Photo: My motorized bike, on its first official test drive. By “official” I mean that it was the first test drive after I remembered to put the lock nuts on the engine mount (the first test drive the motor almost fell off) and also after the other test drive where the carburetor fell off while I was going down a hill. It takes a few tests to work out the kinks, but the rewards are worthwhile!

Saturday Links! August 8, 2015

Welcome to August! I’m back from vacation and, after a brief break, ready to tackle the world. Enjoy these interesting tidbits from the interwebs.

Empty Decks and Misguided Frugality, retire29. I’ve gotten into this blog a lot in the past few weeks because the author is very nuanced in the way he sees the world. This is one of those things I’ve always noticed but never really noticed.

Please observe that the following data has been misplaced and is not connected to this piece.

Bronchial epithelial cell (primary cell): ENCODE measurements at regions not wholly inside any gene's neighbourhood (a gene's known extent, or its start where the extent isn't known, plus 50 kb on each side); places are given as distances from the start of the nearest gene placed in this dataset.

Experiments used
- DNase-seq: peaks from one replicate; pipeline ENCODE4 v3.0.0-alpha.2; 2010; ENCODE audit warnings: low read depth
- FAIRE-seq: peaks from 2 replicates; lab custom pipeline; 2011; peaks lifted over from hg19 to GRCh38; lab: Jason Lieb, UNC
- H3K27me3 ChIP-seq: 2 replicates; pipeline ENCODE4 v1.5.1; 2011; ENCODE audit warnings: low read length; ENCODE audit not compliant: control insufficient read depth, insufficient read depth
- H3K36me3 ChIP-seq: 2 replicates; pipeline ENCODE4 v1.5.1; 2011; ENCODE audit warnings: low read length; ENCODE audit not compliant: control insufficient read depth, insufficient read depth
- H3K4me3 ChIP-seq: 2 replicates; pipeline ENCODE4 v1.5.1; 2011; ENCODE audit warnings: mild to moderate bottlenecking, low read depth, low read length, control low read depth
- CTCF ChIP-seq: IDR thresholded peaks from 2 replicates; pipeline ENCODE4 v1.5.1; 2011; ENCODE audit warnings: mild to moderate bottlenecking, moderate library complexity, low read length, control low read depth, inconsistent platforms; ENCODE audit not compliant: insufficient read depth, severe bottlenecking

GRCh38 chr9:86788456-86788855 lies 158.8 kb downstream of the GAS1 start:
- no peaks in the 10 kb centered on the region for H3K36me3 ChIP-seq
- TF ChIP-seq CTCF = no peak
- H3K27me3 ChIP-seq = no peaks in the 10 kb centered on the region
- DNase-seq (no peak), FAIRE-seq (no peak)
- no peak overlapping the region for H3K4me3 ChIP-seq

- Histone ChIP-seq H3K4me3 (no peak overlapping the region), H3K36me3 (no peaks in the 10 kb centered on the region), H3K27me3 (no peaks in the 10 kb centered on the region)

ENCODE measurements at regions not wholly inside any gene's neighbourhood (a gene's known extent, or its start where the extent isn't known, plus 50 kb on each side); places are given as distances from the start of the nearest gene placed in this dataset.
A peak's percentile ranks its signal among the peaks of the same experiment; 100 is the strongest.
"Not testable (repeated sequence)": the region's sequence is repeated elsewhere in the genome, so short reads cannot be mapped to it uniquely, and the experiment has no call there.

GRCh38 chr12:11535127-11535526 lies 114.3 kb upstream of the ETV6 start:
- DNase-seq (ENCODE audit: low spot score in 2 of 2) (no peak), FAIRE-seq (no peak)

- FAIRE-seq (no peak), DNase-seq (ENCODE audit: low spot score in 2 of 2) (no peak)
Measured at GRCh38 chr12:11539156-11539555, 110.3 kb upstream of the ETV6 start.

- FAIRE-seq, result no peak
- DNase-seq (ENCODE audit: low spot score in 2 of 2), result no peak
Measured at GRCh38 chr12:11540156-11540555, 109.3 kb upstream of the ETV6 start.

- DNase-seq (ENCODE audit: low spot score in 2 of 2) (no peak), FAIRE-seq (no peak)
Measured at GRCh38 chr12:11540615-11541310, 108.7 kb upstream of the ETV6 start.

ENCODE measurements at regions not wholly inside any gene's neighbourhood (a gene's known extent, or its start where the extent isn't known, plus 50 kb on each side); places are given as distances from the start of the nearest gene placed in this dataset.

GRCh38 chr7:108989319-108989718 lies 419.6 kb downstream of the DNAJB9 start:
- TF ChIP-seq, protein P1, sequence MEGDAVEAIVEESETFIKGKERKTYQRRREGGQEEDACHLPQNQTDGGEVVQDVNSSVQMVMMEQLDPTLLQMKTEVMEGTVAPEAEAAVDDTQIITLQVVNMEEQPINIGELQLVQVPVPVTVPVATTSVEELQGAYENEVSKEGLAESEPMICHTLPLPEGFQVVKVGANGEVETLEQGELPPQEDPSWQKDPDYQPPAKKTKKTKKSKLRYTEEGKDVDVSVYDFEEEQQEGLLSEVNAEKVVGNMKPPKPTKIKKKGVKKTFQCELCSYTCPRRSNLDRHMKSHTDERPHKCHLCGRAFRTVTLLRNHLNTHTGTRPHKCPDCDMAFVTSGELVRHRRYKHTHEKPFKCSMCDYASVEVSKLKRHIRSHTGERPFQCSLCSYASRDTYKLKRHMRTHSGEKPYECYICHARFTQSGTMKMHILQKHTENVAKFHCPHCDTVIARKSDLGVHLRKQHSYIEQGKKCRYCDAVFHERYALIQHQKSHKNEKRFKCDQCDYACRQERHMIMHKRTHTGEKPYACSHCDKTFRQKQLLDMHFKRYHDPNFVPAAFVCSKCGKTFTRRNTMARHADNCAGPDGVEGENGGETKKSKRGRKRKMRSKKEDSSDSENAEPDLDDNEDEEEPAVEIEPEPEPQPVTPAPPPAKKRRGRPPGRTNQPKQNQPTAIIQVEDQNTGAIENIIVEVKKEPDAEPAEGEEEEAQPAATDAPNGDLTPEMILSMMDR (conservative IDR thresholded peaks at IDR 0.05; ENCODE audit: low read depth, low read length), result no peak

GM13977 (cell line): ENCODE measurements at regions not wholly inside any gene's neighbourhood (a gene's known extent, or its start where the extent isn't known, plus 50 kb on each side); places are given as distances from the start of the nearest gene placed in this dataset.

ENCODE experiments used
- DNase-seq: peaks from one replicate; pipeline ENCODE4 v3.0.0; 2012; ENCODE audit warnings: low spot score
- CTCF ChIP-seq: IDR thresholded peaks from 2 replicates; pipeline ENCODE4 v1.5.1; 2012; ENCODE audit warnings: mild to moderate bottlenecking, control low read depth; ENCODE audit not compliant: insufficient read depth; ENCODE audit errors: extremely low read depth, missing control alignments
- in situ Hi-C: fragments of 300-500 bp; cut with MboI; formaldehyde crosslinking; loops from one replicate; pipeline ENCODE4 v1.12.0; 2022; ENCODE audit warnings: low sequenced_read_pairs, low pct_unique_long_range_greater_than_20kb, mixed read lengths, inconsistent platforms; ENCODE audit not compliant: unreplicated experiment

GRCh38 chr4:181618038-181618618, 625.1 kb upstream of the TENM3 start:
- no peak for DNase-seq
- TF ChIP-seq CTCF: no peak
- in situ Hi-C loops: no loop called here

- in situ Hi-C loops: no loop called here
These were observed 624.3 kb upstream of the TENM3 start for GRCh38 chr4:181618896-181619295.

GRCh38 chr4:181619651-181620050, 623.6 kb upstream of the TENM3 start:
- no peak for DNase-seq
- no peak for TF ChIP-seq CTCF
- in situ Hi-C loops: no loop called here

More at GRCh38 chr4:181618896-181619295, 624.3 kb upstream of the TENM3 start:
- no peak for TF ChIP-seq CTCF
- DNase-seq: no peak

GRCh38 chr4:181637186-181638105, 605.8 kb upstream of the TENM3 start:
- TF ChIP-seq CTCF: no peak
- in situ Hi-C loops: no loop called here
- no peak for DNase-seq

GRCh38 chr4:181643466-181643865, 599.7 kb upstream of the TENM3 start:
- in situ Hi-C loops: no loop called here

Lifestyle Inflation Illustrated, anythingyouwantblog.com. A great reminder that we should be aware of our spending whenever we come into more money. It doesn’t have to be from raises at work, either; it could come from inheritance or even our yearly tax returns.

Living in Switzerland Ruined Me for America and Its Lousy Work Culture by Chantal Panozzo, vox.com. Not every country has the work “ethic” that is common in the United States. Others actually seem to care about their employees and their work-life balances.

BONUS: What I’m listening to this week:

A deep cut from this classic 90’s album.

Photo: Catching some surf up at Corners, my favorite surf break in Jupiter. This was a few months ago, since there isn’t any surf in South Florida for most of the summer.